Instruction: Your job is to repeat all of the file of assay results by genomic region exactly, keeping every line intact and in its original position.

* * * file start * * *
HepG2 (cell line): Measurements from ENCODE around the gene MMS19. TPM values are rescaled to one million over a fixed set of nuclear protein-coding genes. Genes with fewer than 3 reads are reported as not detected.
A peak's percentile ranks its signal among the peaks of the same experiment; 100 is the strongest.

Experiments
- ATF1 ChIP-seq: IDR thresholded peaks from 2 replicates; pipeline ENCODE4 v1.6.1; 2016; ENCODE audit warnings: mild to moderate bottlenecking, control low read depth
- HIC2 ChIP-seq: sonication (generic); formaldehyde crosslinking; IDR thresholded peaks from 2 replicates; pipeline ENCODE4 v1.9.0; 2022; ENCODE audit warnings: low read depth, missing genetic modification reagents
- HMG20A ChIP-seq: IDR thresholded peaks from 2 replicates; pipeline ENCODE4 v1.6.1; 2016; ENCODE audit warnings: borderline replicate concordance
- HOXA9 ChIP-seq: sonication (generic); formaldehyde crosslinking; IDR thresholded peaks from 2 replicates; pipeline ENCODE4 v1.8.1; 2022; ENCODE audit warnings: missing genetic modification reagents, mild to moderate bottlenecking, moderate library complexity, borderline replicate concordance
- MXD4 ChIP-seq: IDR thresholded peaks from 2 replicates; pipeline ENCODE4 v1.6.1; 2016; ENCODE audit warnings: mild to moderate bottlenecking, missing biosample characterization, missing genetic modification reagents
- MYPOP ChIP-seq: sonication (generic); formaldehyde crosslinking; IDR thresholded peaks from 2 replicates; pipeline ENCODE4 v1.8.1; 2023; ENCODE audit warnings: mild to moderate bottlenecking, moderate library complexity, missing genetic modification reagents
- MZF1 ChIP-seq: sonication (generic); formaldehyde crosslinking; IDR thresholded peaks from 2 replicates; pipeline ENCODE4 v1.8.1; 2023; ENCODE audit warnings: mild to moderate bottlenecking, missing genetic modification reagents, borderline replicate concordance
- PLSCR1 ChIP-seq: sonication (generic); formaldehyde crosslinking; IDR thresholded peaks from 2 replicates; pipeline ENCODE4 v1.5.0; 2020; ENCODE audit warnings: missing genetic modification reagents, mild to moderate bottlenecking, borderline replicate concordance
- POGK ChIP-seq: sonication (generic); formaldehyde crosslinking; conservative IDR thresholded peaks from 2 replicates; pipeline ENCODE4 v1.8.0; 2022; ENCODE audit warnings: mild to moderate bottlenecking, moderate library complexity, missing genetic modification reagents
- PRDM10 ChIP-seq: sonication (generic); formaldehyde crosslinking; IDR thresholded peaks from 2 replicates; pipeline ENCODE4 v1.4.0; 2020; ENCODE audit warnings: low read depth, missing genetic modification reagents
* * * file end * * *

HepG2 (cell line): Measurements from ENCODE around the gene MMS19. TPM values are rescaled to one million over a fixed set of nuclear protein-coding genes. Genes with fewer than 3 reads are reported as not detected.
A peak's percentile ranks its signal among the peaks of the same experiment; 100 is the strongest.

Experiments
- ATF1 ChIP-seq: IDR thresholded peaks from 2 replicates; pipeline ENCODE4 v1.6.1; 2016; ENCODE audit warnings: mild to moderate bottlenecking, control low read depth
- HIC2 ChIP-seq: sonication (generic); formaldehyde crosslinking; IDR thresholded peaks from 2 replicates; pipeline ENCODE4 v1.9.0; 2022; ENCODE audit warnings: low read depth, missing genetic modification reagents
- HMG20A ChIP-seq: IDR thresholded peaks from 2 replicates; pipeline ENCODE4 v1.6.1; 2016; ENCODE audit warnings: borderline replicate concordance
- HOXA9 ChIP-seq: sonication (generic); formaldehyde crosslinking; IDR thresholded peaks from 2 replicates; pipeline ENCODE4 v1.8.1; 2022; ENCODE audit warnings: missing genetic modification reagents, mild to moderate bottlenecking, moderate library complexity, borderline replicate concordance
- MXD4 ChIP-seq: IDR thresholded peaks from 2 replicates; pipeline ENCODE4 v1.6.1; 2016; ENCODE audit warnings: mild to moderate bottlenecking, missing biosample characterization, missing genetic modification reagents
- MYPOP ChIP-seq: sonication (generic); formaldehyde crosslinking; IDR thresholded peaks from 2 replicates; pipeline ENCODE4 v1.8.1; 2023; ENCODE audit warnings: mild to moderate bottlenecking, moderate library complexity, missing genetic modification reagents
- MZF1 ChIP-seq: sonication (generic); formaldehyde crosslinking; IDR thresholded peaks from 2 replicates; pipeline ENCODE4 v1.8.1; 2023; ENCODE audit warnings: mild to moderate bottlenecking, missing genetic modification reagents, borderline replicate concordance
- PLSCR1 ChIP-seq: sonication (generic); formaldehyde crosslinking; IDR thresholded peaks from 2 replicates; pipeline ENCODE4 v1.5.0; 2020; ENCODE audit warnings: missing genetic modification reagents, mild to moderate bottlenecking, borderline replicate concordance
- POGK ChIP-seq: sonication (generic); formaldehyde crosslinking; conservative IDR thresholded peaks from 2 replicates; pipeline ENCODE4 v1.8.0; 2022; ENCODE audit warnings: mild to moderate bottlenecking, moderate library complexity, missing genetic modification reagents
- PRDM10 ChIP-seq: sonication (generic); formaldehyde crosslinking; IDR thresholded peaks from 2 replicates; pipeline ENCODE4 v1.4.0; 2020; ENCODE audit warnings: low read depth, missing genetic modification reagents